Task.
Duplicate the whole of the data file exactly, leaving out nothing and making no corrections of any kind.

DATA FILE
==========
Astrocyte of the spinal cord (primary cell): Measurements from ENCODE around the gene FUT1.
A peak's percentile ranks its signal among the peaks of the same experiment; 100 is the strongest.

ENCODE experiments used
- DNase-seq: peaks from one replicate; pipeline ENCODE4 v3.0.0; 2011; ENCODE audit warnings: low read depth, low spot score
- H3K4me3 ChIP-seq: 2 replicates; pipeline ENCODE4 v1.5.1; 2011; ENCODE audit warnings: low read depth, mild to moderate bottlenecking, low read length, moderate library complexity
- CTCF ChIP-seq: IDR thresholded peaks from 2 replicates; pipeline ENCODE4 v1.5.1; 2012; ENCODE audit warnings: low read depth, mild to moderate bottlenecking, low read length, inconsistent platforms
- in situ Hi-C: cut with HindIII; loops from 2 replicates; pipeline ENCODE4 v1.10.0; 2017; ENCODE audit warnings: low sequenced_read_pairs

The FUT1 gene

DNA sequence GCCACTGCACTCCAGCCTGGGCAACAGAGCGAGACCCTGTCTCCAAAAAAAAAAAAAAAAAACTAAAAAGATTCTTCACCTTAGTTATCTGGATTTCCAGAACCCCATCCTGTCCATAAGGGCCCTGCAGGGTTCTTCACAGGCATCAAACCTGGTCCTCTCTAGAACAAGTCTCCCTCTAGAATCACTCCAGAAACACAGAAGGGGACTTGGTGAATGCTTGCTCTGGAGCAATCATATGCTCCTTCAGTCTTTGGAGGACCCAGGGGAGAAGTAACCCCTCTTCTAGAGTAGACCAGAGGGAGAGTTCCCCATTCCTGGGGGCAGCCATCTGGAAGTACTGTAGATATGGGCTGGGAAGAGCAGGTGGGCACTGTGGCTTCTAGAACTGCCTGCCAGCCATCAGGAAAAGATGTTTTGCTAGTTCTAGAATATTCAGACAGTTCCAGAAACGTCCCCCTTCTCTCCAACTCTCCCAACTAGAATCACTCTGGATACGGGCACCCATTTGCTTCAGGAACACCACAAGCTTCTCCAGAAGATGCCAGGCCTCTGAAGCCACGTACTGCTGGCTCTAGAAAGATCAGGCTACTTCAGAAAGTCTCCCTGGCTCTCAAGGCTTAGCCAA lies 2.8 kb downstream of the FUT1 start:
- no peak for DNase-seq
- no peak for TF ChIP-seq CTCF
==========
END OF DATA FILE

Astrocyte of the spinal cord (primary cell): Measurements from ENCODE around the gene FUT1.
A peak's percentile ranks its signal among the peaks of the same experiment; 100 is the strongest.

ENCODE experiments used
- DNase-seq: peaks from one replicate; pipeline ENCODE4 v3.0.0; 2011; ENCODE audit warnings: low read depth, low spot score
- H3K4me3 ChIP-seq: 2 replicates; pipeline ENCODE4 v1.5.1; 2011; ENCODE audit warnings: low read depth, mild to moderate bottlenecking, low read length, moderate library complexity
- CTCF ChIP-seq: IDR thresholded peaks from 2 replicates; pipeline ENCODE4 v1.5.1; 2012; ENCODE audit warnings: low read depth, mild to moderate bottlenecking, low read length, inconsistent platforms
- in situ Hi-C: cut with HindIII; loops from 2 replicates; pipeline ENCODE4 v1.10.0; 2017; ENCODE audit warnings: low sequenced_read_pairs

The FUT1 gene

DNA sequence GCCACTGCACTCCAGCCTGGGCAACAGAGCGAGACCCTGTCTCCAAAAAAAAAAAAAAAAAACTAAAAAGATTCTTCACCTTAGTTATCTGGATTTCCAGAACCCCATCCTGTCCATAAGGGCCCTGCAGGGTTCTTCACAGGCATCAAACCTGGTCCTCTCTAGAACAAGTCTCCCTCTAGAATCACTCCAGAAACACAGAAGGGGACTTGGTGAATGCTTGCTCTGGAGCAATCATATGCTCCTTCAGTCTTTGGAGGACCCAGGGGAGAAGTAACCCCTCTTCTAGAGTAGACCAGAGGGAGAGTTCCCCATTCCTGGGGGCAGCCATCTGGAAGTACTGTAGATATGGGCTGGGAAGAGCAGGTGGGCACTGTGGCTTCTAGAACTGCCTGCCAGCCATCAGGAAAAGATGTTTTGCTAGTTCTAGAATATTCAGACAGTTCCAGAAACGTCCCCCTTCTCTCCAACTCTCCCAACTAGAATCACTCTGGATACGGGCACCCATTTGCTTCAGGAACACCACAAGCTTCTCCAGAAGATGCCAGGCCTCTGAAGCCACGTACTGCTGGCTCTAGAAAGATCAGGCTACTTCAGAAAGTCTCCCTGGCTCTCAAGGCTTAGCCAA lies 2.8 kb downstream of the FUT1 start:
- no peak for DNase-seq
- no peak for TF ChIP-seq CTCF